Banks in Haiti to reopen, huge recovery challenge ahead
Banks in earthquake-hit Haiti will start operating again from the weekend, the country's commerce minister said.
Banks in earthquake-hit Haiti will start operating again from the weekend, the country's commerce minister said on Thursday, as the government worked with aid partners to start trying to get the shattered economy back on its feet.
"Banks in the provinces will open on Friday and on Saturday in Port-au-Prince," Commerce Minister Josseline Colimon Fethiere told Reuters. She said they would also be open on Sunday to allow people to withdraw money.
Some bank branches were destroyed in the Jan. 12 quake that killed tens of thousands of people and demolished large swathes of the capital, but the standing banks would share customers to ensure money flowed to the public, Colimon Fethiere said.
The International Monetary Fund has been working with donors to get cash circulating again in Haiti's economy so people can buy food and civil servants get paid, IMF officials say.
But aid officials recognize the recovery challenge is enormous in a small Caribbean state which was already the poorest nation in the Western Hemisphere, where 70 percent of the population was living on less than $2 a day.
Some money transfer agencies were already functioning again so remittances sent by Haitians living abroad could reach desperate family members who survived the quake.
Ordinary Haitians saw a difficult future ahead.
"When the banks open that will really help, but it's going to be hard for months, even years. It will take money to rebuild and even if there's money coming in to Haiti we won't see a dime of it. The government is not going to give anyone a check," said shopkeeper Charles Jacques, 39.
His family store was so badly damaged by the quake that he was selling his stock to street hawkers.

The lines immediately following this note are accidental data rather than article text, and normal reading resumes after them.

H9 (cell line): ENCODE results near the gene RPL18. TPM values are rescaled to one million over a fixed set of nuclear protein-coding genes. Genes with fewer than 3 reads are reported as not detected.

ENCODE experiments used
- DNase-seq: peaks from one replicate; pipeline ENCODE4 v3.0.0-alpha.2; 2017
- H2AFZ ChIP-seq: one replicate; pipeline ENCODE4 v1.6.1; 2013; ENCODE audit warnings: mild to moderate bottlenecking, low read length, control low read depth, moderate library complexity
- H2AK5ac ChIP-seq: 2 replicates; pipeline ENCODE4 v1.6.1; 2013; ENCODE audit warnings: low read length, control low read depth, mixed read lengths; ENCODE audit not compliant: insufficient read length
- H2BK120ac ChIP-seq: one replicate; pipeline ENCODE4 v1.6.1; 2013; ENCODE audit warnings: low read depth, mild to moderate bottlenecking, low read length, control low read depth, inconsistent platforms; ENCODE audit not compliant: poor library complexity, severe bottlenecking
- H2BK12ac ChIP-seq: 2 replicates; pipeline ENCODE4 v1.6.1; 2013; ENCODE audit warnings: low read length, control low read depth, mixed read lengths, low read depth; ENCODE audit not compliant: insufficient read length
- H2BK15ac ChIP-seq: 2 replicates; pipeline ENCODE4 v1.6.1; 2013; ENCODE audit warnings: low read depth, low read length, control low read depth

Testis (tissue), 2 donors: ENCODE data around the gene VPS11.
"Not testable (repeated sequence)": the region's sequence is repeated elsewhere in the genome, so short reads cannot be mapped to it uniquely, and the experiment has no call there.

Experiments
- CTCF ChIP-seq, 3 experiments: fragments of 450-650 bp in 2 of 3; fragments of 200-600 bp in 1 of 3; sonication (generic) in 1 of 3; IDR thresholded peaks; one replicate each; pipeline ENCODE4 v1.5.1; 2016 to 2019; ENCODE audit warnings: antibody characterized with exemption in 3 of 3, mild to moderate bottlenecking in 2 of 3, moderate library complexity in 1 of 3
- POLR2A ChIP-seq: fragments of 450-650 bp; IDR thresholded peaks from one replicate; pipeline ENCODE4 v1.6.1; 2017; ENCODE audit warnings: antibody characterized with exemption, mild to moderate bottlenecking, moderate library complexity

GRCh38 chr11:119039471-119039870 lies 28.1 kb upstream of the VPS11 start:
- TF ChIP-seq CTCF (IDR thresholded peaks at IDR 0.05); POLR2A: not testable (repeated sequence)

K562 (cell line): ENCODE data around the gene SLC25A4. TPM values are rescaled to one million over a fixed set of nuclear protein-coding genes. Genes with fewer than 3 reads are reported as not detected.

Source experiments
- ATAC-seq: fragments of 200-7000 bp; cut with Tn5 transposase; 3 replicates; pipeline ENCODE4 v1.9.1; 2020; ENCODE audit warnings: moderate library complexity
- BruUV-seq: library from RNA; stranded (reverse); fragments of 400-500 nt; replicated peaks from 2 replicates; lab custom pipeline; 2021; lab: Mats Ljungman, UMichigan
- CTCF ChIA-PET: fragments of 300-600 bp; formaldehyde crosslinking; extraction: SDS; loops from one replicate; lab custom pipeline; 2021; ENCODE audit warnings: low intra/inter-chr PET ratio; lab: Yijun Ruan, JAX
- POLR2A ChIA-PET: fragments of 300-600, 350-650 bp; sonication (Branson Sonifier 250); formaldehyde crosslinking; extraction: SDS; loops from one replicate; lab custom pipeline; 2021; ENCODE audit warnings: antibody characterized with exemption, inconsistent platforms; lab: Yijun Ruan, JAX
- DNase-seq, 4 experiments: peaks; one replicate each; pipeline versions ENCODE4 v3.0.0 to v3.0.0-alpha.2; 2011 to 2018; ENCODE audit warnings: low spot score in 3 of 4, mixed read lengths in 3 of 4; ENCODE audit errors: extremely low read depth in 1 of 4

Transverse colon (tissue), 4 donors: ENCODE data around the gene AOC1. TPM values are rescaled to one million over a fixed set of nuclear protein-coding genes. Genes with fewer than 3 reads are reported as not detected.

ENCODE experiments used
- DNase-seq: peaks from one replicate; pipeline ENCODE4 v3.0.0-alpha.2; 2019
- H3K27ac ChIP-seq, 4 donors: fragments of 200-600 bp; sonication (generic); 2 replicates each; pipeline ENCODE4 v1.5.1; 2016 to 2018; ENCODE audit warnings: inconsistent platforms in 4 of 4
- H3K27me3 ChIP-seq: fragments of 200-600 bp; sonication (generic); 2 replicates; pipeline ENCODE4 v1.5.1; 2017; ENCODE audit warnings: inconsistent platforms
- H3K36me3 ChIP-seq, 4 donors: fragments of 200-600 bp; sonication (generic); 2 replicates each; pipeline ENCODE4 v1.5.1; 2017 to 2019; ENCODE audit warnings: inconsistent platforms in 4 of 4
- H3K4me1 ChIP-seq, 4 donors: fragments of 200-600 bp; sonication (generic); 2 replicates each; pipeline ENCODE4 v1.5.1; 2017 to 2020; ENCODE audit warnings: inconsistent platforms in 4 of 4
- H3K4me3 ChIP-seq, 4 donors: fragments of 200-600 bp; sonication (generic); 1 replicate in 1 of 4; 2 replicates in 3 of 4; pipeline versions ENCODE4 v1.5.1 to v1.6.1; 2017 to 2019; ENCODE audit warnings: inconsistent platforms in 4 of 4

The Haitian commerce minister said the central bank had been operating since Monday and officials had managed to salvage computer servers containing tax and revenue records from the wrecked Finance Ministry.
Colimon Fethiere said the Haitian government would maintain the state of emergency it had declared for another 15 days and then would try to work normally again.
Due to the mourning over those killed by the quake -- estimated to be at least 100,000 and possibly up to 200,000, the country's traditional Carnival in mid-February was being canceled.
Some economic activity coming back
In what seemed an optimistic assessment, Colimon Fethiere said she believed more than half of Haiti's economy, perhaps as much as 60 percent, could be operating by Monday, compared with 20 percent currently.
She said the main limitations had been with transport and logistics in the largely wrecked, rubble-strewn capital and some surrounding areas, but with tens of millions of dollars of international aid pouring in from all corners of the globe, some of these problems were starting to be solved.
Gasoline supplies were recovering, she said.
Trying to estimate the economic impact of the quake, IMF officials have said the cost to Haiti's economy of devastating hurricanes in 2008 was about 15 percent of gross domestic product, or $900 million. Damage from the earthquake would probably be more, although how much was not clear, they said.
Colimon Fethiere said most of Port-au-Prince's main industrial park, which housed the textile factories that are a key part of the country's manufacturing economy, was still intact. Donors believe investment in the garment industry could be a major source of revenue and jobs for Haiti.
The commerce minister said that some supermarkets in the capital -- those not destroyed -- had reopened and informal street markets were also coming back to sell food and vegetables to those who had money.
Small grocery shops and barber shops, as well as some pharmacies, were also open again, some extending credit to regular customers short of cash.
"We opened on Sunday and we had 21 clients and we've had a few every day since then. If it's someone we know, well, we'll give them credit," said barber shop owner Gilbert Altemar.
Mobile phone shops, those undamaged, did brisk business, as Haitians tried to replace phones lost in the quake.
With foreign donors offering recovery and development assistance, World Bank President Robert Zoellick told Reuters this week Haiti had some of the worst human development indicators in the world before the earthquake devastated the country and this was the "opportunity to build back better."
Reuters Last Mod: 21 Ocak 2010, 20:33